I read NYC Basic Tips and Etiquette while traveling home on the subway, and I had myself a pretty good laugh, especially because I saw a lot of behaviors Pyle cautions against happening on that one commute alone. I’ll be revisiting some of these pages whenever I have a New York moment that causes me some frustration, because I know Pyle has already commented on how one just shouldn’t do some things, and I’ll be able to laugh and let it go.

Check out more of Nathan W. Pyle’s tips here.

You Couldn’t Ignore Me If You Tried: The Brat Pack, John Hughes, and Their Impact on a Generation by Susannah Gora
I am a big John Hughes fan. The Breakfast Club is one of my all-time favorite movies. I watch Sixteen Candles every year near my birthday. I would watch Pretty in Pink multiple times during my junior year of high school, when my boyfriend and I broke up a few weeks before my junior prom. John Hughes GOT me. He “got” teenagers, and this book delves into just how deeply Hughes understood and empathized with his target demographic, and how his films revolutionized the film industry to make teenagers a marketable demographic at all.This book isn’t for everyone, obviously. If you are a die-hard Hughes/Brat Pack fan (or fan of teen films in general, as Say Anything and Heathers get a bit of an examination) and want to learn more about the man and the way the eighties classics came to be, then this is a good resource. There were a lot of behind-the-scenes goings-on that I knew nothing about, so that was fun and illuminating to learn about. Gora did a lot of research, which shows, but at times it felt like I was reading a college research paper. But that was easy to overlook; I wasn’t reading this book so much for style or prose, but for content, and Gora delivers in that respect.
Now, if you’ll excuse me, I have to go revisit some classic films.

You Couldn’t Ignore Me If You Tried: The Brat Pack, John Hughes, and Their Impact on a Generation by Susannah Gora

I am a big John Hughes fan. The Breakfast Club is one of my all-time favorite movies. I watch Sixteen Candles every year near my birthday. I would watch Pretty in Pink multiple times during my junior year of high school, when my boyfriend and I broke up a few weeks before my junior prom. John Hughes GOT me. He “got” teenagers, and this book delves into just how deeply Hughes understood and empathized with his target demographic, and how his films revolutionized the film industry to make teenagers a marketable demographic at all.

This book isn’t for everyone, obviously. If you are a die-hard Hughes/Brat Pack fan (or fan of teen films in general, as Say Anything and Heathers get a bit of an examination) and want to learn more about the man and the way the eighties classics came to be, then this is a good resource. There were a lot of behind-the-scenes goings-on that I knew nothing about, so that was fun and illuminating to learn about. Gora did a lot of research, which shows, but at times it felt like I was reading a college research paper. But that was easy to overlook; I wasn’t reading this book so much for style or prose, but for content, and Gora delivers in that respect.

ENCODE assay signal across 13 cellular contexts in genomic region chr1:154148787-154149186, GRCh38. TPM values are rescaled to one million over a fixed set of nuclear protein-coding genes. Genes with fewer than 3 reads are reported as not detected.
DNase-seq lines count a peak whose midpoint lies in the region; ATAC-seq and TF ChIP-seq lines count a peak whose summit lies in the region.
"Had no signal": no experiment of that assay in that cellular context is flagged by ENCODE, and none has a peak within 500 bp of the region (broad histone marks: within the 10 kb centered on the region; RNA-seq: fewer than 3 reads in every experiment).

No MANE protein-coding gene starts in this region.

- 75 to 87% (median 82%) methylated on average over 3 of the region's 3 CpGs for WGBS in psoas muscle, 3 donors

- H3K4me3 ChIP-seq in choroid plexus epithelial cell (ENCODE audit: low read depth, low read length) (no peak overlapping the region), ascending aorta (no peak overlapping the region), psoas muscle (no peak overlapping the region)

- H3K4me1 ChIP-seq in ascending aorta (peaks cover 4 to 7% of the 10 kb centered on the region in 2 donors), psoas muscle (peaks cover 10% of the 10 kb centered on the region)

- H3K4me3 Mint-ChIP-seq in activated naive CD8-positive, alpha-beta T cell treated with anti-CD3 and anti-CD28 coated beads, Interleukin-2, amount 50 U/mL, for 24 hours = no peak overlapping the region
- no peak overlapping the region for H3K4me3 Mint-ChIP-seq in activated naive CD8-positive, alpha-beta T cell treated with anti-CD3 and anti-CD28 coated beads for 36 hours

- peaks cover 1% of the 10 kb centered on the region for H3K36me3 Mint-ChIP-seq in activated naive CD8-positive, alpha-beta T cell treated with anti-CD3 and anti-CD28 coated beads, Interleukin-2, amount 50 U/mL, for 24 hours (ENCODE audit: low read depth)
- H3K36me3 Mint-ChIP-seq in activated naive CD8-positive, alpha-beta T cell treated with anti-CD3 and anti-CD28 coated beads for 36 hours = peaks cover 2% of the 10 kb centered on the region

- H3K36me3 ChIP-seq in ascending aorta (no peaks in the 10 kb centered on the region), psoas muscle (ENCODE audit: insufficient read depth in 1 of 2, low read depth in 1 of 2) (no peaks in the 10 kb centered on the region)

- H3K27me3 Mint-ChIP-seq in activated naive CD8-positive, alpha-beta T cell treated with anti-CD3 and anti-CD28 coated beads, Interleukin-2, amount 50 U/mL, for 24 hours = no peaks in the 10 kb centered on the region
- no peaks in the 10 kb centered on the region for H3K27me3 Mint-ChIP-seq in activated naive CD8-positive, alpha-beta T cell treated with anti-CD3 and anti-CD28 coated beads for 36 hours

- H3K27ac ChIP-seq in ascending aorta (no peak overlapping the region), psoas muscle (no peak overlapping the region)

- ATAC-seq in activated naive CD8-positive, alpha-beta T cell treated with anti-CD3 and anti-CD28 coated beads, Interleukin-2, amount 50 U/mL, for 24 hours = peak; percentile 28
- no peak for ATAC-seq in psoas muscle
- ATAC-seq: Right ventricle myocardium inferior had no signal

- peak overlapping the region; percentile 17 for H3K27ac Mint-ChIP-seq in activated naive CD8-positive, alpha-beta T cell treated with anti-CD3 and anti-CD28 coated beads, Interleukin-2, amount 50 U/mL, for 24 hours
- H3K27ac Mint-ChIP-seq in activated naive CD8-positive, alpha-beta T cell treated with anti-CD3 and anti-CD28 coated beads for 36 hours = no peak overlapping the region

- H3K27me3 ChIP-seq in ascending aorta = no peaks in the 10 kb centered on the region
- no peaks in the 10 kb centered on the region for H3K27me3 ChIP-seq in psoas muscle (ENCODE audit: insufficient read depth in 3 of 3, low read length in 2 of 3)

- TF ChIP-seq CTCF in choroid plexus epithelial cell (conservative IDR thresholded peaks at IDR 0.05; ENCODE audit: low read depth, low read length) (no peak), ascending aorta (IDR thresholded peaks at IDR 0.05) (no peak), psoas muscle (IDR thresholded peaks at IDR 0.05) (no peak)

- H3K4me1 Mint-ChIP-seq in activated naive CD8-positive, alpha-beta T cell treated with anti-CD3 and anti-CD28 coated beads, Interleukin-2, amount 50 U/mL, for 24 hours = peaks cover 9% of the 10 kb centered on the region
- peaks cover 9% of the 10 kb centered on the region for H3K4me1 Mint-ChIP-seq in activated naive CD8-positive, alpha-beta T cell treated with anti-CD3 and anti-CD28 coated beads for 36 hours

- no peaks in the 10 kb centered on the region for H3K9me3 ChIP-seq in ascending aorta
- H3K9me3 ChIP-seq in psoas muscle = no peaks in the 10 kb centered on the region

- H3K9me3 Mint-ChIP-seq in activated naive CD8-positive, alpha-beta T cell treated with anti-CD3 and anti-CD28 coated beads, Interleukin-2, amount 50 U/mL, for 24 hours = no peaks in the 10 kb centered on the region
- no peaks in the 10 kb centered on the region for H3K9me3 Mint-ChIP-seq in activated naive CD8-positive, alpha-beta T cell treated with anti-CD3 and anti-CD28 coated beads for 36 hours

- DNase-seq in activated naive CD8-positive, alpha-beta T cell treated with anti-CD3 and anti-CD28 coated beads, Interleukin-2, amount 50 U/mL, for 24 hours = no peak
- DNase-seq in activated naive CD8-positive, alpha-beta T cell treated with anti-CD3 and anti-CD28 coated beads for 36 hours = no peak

Now, if you’ll excuse me, I have to go revisit some classic films.

Storykiller by Kelly Thompson
I was so excited for this title. I’d backed it on Kickstarter, and was way pumped to read it. Unfortunately, I think I over-pumped myself up. I enjoyed the read, but I was distracted by too many issues with the story. I didn’t feel a connection with the characters, nor did their relationships with one another seem believable. Granted, they are forged quickly by necessity (facing down death and all that), but they still rang false to me.This is a small item, but the book could have used a strong scrub from a copyeditor. There were a lot of typos and strange use of punctuation (I know, this is a personal thing, but it was distracting for me as a reader).Added to all this, I couldn’t help but compare Storykiller to Thompson’s The Girl Who Would Be King, which I loved (and was part of my Kickstarter reward for backing Storykiller, so I’d read it while I waited for my hardcover of Storykiller to arrive). I think Storykiller, even more so than TGWWBk would make a really fun graphic novel (the art in the first edition is absolutely stellar).I know all of the effort that went into getting Storykiller out to the backers on Kickstarter, and I really wish I’d fallen as hard for this book as I did for TGWWBK. I’ll keep my fingers crossed that it might one day make it into graphic novel form.
Delayed Replays by Liz Prince
Liz Prince is an author/artist/tomboy extraordinaire to watch. I found her through her (at one time) online comic, Alone Forever, which I greatly loved. This collection of everyday interactions is no less fun. I plan on reading all Prince has to offer, including her forthcoming Tomboy.

Delayed Replays by Liz Prince

Liz Prince is an author/artist/tomboy extraordinaire to watch. I found her through her (at one time) online comic, Alone Forever, which I greatly loved. This collection of everyday interactions is no less fun. I plan on reading all Prince has to offer, including her forthcoming Tomboy.

“She was going to kiss him there someday, right at the edge of his jaw where his chin was most vulnerable.”

—   Rainbow Rowell (Fangirl)

“'Tomorrow and tomorrow and tomorrow,' he said.”

—   Rainbow Rowell (Fangirl)

“'Making people happy makes me feel good. If anything, it gives me more energy for the people I care about.'”

—   Rainbow Rowell (Fangirl)